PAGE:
Mind you, these are the reasons why Child’s Play is a successful and clever slasher film. The question of whether it’s a particularly good slasher film is another story. There’s a reason that the name “Chucky” has gained pop culture longevity, but the title itself has faded into the four winds. You’re not exactly hearing people go, “Now who was that short ginger from the Child’s Play movie?” While I’m legally obligated as a horror fan not to speak ill against any Tom Holland project, Child’s Play is good more in terms of how it was created and the legacy it inspired than its actual content.

In the manner of nearly all slashers with a heavy urban crime element, Child’s Play is somewhat of a letdown when it comes to the scare department. If I wanted to see hardnosed criminals hanging around police substations and wasting guys named Eddie, I’d rent a Scorsese movie. Or My Cousin Vinny. And while, yes, creepy dolls are creepy, Chucky hadn’t quite come into his own yet.

With so many of the early intrigue scenes committed to prolonging the mystery of whether or not he’s a real doll, they forget to provide a genuine sense of danger and he ends up looking rather silly as he toddles around in his chubby little booties. A moment where he threatens the Detective in his car with a knife is terrifically menacing, but there’s so many moving parts at work in that scene, it’s hard to give him full credit. There are scraps of tension scattered throughout the film, but they’re mostly thanks to Holland’s reliable atmosphere rather than (save one instance) Chucky himself.

Frankly, he’s scarier when he’s not moving at all.

When the film finally does slam full tilt into things, it’s a healthy helping of late 80’s fun. And the effects extravaganza of the final 20 minutes is pretty much beyond compare, though they never do figure out how to fit Dourif’s dialogue into Chucky’s stiff little mouth, bless their hearts. The kills (sparse as they are, this being a “story slasher” – gag me with a spoon, right?) are so unique that it’s hard to notice they’re completely ungory – hammers, ovens, electroshock machines… It’s like the Fisher Price playset from Hell. Chucky’s doll identity is only incorporated into one of the kills, which is a real missed opportunity, but the wicked gusto with which he dispatches his victims is captivating enough.

I could do without the vicious underacting from Sarandon and human Brad Dourif (“Oh God… I’m dying.”), both of whom are outpaced by even Alex Vincent, who’s a pretty credible kid lead but does have that child actor habit of sounding like he’s on sedatives half the times. However, once Dourif is wrested from his corporeal form, he Emerils it up a notch and effortlessly reaches his pernicious peak.

At the end of the day, you’ll never waste your time or money by sitting down for a screening of Child’s Play. Just don’t be surprised if you don’t find it to be everything you dreamed it would be, especially if you didn’t grow up with Chucky. Nostalgia is an important factor with this one. In fact, if possible, get in a time machine and show this movie to yourself at six years old, then get back to me. I’ll wait.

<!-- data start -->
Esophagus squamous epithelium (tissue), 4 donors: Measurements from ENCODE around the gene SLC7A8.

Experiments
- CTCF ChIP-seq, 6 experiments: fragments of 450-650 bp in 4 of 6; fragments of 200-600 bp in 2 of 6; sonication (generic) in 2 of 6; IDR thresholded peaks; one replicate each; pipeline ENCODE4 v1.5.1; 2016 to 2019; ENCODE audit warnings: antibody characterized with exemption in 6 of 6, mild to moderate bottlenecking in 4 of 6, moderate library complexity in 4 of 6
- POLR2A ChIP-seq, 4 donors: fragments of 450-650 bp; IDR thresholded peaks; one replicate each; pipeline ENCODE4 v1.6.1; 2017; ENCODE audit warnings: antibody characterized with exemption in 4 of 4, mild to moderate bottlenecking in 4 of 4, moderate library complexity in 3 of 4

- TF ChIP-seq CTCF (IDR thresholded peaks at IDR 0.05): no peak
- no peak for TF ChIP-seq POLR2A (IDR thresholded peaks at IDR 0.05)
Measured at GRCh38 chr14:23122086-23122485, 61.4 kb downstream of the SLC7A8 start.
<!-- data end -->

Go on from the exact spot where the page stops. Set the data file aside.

Killer: Chucky (Brad Dourif)
Final Girl: Andy Barclay (Alex Vincent) feat. Karen Barclay (Catherine Hicks)
Best Kill: A doctor’s brain is fried with an electroshock helmet. This effect can also be achieved by marathoning both seasons of Twin Peaks back to back.
Sign of the Times: Nobody bats an eye wen a six-year-old rides the train alone.
Scariest Moment: A six-year-old rides the train alone.
Weirdest Moment: The fact that anybody could possibly think Chucky is cute, even before he tries to stab them.
Champion Dialogue: “I gotta go. I have a date with a six-year-old boy.”
Body Count: 5; including Chucky, because why the hell not – they didn’t know there’d be sequels yet.
  1. Maggie is hit in the face with a toy hammer and falls out a window.
  2. Eddie perishes in a gas explosion.
  3. John is stabbed in the heart via a voodoo doll.
  4. Doctor is electrocuted via an electroshock therapy helmet.
  5. Chucky is shot in the heart.
TL;DR: Child's Play is an underwhelming beginning to a semi-classic franchise.
Rating: 6/10
Word Count: 1396
Reviews In This Series
Child's Play (Holland, 1988)
Child's Play 2 (Lafia, 1990)
Child's Play 3 (Bender, 1991)
Bride of Chucky (Yu, 1998)
Seed of Chucky (Mancini, 2004)
Curse of Chucky (Mancini, 2013)

Wednesday, August 19, 2015

When Phoenixes Cry

Year: 2009
Director: David Yates
Cast: Daniel Radcliffe, Emma Watson, Rupert Grint
Run Time: 2 hours 33 minutes
MPAA Rating: PG

The Harry Potter film franchise is a lot like a series of Craigslist missed connections: “I caught a glimpse of a decent subplot but it vanished when I turned back.” I was excited to spend time with a good director, but I hardly saw you at all.” “You farted on my hand and I loved it.”

Even with Order of the Phoenix, a movie I truly admired, there was always something incomplete about the Potter films, as opposed to the thrumming, fleshed-out universe of J. K. Rowling’s novels. But Half-Blood Prince, the sixth film in the series, is something special. It’s the second longest flick in the flock, which doesn’t do it any favors, but it’s also the second film to have a director return to the world of Potter, allowing him to settle into and expand upon his original vision. The first time this happened, that director was Chris Columbus, and his reaction was to further embalm his mummified and dissected material so it would stay safe and dry forever and ever.